Even when armed with the most promising business idea, founders inevitably face a number of challenges from the moment they begin to consider whether or not to form a new company. Wasserman argued that founders must confront a number of “founders’ dilemmas” (see table below) that require difficult decisions with respect to relationships, roles and rewards and must also honestly assess their own goals and motivations for launching the company and make sure that the choices they make along the way remain aligned with those goals. Based on extensive research into decisions made by founders at the earliest stages of their new ventures Wasserman came up with the following observations and recommendations to guide founders through the process of deciding whether to launch a startup, forming a founding group, allocating duties and responsibilities, establishing reward systems and bringing on the human resources and investors necessary to stabilize and grow the business:
- The first question for a prospective founder is whether or not it’s the right time in his or her career to launch a startup. The founder needs to be sure that he or she has the necessary passion and experience and that the market is ready to be receptive to the proposed product or service.
- In addition to passion the founder needs to critically evaluate whether he or she has the requisite human, social and financial capital to successfully launch the business without the help of others. In order to “go it alone” a founder must be confident that he or she has expertise in multiple business and technical areas, sufficient capital to get through the start-up stage and strong connections in the relevant marketplace. If any of these elements are lacking it may be necessary to seek out co-founders who can fill in the gaps.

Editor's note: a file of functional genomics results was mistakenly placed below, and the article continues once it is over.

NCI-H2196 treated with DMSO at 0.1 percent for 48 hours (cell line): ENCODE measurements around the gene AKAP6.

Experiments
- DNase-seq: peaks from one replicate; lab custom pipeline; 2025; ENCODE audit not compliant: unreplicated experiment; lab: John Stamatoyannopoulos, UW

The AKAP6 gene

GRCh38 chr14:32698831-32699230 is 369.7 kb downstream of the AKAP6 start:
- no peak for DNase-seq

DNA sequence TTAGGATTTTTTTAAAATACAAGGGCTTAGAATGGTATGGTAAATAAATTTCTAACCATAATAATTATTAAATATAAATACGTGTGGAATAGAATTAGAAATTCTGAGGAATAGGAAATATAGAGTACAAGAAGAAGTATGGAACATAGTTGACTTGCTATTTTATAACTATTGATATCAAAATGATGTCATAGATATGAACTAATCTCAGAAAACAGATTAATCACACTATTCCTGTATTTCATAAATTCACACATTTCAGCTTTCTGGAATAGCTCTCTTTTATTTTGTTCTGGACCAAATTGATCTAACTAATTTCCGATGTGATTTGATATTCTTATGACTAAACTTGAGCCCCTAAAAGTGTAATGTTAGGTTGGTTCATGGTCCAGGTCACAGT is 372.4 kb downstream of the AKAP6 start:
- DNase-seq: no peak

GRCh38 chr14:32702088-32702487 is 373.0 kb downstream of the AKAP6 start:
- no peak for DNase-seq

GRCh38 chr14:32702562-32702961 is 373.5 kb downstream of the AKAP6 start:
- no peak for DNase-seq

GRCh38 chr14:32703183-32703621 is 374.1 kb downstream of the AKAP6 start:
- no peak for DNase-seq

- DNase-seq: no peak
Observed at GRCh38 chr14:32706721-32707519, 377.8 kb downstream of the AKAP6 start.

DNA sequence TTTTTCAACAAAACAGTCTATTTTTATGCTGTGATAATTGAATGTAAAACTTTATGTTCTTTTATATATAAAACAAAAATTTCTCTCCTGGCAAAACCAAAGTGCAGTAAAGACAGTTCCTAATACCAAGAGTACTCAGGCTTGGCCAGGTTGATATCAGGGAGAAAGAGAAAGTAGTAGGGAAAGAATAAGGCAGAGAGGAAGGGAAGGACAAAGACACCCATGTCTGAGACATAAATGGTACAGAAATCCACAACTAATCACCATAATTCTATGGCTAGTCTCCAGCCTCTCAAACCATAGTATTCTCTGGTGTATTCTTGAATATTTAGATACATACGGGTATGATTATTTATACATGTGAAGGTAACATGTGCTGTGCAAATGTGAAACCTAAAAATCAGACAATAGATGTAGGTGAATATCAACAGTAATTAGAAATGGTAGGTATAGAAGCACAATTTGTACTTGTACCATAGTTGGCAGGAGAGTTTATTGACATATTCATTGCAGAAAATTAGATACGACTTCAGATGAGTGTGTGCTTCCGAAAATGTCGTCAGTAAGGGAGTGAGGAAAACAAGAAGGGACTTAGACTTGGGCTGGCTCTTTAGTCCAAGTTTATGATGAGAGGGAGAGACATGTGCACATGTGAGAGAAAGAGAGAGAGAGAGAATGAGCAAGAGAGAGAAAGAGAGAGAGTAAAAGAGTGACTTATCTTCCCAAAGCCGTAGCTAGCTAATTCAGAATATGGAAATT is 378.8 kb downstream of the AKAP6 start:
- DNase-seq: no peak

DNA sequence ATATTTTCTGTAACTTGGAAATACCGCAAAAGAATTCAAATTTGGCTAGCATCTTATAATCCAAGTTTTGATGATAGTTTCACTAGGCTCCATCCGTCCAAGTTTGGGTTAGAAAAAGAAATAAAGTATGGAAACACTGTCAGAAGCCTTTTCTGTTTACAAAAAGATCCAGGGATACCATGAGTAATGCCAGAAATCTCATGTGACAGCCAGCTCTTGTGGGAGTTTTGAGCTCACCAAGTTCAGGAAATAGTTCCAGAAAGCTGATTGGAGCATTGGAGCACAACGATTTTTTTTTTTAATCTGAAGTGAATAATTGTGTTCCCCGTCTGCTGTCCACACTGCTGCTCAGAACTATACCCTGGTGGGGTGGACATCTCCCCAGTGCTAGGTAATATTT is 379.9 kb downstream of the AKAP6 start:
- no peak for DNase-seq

- When looking for additional founders make a conscious effort to achieve diversity in terms of background, age, experience and network connections. This not only broadens the collective skills set of the founding group it reduces the risk that the founders will run into conflicts when setting their roles and responsibilities. Wasserman cautioned against turning to family and close friends, even if they have the right skills and share the same passion for the ideas and business model, and noted that research confirmed that mixing business with family and friendship too often led to conflict, tension and bad outcomes for both the company and the relationships.
- Make sure that each of the members of the founding team are clear about expectations with regard to their roles, responsibilities and contributions and make sure there is an “exit plan” in place that clearly lays out the process for the departure of any of the founders before a problems arises. It is difficult to talk about “breaking up” before a relationship has really begun; however, the founders need to do it, preferably with input from experienced and independent outside advisors who can raise all the questions that the founders may be reluctant to ask.
- Once the founding team has been formed the next step is to assign roles and responsibilities. While the founders may have roughly equivalent equity stakes in the new company and share similar passions about the projected products and services one of them will need to take on the role of chief executive officer, or “CEO”. Wasserman recommended that the best candidate is the founder who is most invested in the start-up and notes that this may not necessarily be the founder who came up with the original idea upon which the start-up is based.